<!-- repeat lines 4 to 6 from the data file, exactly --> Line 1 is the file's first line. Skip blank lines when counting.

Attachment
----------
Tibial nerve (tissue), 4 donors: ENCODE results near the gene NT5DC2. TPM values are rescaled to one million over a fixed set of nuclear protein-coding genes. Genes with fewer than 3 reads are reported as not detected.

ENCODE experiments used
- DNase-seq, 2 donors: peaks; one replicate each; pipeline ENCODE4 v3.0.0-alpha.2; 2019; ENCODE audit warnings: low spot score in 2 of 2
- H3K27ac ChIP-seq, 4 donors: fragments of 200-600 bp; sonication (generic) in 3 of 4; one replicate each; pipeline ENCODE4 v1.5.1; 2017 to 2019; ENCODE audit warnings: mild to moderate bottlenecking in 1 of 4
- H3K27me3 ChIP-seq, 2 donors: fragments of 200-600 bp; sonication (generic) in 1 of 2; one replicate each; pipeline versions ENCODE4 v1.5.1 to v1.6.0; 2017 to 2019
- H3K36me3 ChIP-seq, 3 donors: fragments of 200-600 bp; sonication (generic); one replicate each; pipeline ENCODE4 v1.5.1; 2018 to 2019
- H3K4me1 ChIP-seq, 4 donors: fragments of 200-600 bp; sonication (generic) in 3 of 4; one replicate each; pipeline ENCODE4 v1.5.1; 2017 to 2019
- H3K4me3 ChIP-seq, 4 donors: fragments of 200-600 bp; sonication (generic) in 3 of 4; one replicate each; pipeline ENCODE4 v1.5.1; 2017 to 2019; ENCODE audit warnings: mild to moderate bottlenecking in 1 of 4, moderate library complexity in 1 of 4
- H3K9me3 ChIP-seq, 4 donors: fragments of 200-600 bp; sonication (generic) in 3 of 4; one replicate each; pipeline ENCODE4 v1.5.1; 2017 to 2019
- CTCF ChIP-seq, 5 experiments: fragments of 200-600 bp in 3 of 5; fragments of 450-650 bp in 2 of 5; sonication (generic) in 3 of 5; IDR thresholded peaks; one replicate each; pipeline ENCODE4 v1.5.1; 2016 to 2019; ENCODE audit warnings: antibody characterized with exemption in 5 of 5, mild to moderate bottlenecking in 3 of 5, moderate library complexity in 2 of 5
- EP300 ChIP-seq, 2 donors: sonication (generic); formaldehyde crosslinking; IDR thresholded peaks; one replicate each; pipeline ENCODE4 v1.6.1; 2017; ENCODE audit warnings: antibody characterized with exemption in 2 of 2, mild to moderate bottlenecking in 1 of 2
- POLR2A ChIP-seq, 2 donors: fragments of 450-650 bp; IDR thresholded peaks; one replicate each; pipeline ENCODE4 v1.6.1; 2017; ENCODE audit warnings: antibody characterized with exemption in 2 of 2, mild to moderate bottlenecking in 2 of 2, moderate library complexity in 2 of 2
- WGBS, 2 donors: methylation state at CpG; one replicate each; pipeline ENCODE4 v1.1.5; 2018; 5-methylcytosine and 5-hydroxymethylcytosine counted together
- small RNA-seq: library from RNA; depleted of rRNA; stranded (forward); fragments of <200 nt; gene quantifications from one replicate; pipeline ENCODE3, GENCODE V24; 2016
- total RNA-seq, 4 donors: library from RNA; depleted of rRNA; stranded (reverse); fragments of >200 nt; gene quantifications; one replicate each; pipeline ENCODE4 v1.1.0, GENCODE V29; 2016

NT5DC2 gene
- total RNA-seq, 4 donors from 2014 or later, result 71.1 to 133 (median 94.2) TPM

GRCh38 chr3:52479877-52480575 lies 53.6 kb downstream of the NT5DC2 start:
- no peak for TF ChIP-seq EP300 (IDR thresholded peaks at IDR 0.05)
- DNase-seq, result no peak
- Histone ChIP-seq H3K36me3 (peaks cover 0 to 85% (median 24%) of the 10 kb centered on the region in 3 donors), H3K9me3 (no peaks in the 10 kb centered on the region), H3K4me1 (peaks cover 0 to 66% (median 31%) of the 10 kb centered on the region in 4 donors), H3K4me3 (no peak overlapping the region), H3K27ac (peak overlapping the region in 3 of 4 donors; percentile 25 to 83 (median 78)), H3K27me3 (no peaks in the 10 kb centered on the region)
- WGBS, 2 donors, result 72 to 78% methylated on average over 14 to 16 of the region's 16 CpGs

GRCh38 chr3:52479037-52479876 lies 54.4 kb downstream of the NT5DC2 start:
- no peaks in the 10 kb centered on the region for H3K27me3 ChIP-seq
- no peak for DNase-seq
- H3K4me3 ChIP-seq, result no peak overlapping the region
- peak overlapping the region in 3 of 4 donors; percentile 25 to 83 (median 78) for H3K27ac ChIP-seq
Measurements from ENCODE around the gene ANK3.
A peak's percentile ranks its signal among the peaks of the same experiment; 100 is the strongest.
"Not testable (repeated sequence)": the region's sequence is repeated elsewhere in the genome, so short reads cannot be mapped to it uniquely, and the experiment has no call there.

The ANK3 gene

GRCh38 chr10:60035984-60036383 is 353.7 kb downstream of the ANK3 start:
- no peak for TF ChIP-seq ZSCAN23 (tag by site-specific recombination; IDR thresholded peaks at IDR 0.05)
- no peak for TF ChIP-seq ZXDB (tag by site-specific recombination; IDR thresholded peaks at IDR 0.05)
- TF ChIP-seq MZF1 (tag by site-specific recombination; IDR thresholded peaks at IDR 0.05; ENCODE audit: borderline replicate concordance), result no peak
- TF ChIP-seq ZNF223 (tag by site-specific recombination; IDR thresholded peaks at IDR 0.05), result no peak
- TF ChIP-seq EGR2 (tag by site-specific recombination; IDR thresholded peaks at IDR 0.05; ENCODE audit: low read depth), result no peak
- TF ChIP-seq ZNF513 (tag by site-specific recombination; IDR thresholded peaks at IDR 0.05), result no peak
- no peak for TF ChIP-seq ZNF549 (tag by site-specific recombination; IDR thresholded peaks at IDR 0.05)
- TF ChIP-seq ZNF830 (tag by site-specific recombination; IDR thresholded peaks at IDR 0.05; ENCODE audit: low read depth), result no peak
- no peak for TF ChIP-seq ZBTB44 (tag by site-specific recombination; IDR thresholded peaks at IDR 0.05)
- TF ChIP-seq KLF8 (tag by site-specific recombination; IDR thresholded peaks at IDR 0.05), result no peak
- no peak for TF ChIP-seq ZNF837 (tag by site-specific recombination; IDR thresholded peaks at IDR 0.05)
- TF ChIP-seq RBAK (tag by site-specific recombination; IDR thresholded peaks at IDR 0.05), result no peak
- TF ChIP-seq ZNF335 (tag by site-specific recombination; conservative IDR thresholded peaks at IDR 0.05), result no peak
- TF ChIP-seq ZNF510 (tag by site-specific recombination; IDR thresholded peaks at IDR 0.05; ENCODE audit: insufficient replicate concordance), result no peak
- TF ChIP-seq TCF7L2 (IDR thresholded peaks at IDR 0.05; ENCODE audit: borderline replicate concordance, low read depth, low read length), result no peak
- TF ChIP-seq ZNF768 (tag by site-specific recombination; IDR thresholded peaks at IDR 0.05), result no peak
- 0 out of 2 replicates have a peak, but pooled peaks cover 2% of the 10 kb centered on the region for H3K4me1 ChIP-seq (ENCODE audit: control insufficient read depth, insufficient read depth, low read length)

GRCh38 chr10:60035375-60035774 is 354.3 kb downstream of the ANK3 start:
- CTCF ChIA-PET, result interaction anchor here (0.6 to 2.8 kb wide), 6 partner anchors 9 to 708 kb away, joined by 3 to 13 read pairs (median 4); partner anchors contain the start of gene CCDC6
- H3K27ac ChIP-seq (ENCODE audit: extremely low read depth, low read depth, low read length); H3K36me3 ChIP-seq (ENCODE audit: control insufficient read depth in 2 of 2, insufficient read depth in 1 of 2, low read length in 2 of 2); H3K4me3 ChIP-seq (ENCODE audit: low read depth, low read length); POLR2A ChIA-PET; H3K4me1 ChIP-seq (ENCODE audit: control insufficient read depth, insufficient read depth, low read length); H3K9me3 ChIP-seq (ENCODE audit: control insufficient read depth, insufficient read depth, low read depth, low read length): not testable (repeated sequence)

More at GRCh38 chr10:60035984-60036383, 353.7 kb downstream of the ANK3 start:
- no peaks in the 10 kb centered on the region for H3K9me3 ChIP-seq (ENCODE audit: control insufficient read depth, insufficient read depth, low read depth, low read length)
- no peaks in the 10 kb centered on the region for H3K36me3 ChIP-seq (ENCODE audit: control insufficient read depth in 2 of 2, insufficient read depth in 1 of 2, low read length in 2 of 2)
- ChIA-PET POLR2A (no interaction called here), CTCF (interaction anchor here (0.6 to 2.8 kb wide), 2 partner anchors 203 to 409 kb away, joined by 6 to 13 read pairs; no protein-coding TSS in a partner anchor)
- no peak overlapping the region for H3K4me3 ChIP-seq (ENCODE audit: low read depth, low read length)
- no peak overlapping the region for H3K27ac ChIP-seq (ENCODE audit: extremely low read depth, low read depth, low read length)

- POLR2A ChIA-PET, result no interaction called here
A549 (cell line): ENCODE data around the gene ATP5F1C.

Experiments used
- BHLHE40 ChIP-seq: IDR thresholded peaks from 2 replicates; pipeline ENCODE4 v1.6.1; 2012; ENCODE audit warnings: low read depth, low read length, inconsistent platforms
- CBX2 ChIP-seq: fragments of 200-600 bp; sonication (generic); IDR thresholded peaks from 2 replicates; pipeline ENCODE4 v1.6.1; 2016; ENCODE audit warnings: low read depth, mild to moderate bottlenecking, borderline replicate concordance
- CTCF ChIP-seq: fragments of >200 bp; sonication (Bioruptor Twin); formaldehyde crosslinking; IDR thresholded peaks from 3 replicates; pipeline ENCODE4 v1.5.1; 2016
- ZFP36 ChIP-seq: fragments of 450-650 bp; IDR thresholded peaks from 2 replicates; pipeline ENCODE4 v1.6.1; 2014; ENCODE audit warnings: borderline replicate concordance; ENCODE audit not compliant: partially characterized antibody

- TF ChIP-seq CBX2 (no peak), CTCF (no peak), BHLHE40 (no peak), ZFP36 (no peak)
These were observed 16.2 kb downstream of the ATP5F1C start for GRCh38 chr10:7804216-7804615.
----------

- H3K27ac ChIP-seq, 4 donors: fragments of 200-600 bp; sonication (generic) in 3 of 4; one replicate each; pipeline ENCODE4 v1.5.1; 2017 to 2019; ENCODE audit warnings: mild to moderate bottlenecking in 1 of 4
- H3K27me3 ChIP-seq, 2 donors: fragments of 200-600 bp; sonication (generic) in 1 of 2; one replicate each; pipeline versions ENCODE4 v1.5.1 to v1.6.0; 2017 to 2019
- H3K36me3 ChIP-seq, 3 donors: fragments of 200-600 bp; sonication (generic); one replicate each; pipeline ENCODE4 v1.5.1; 2018 to 2019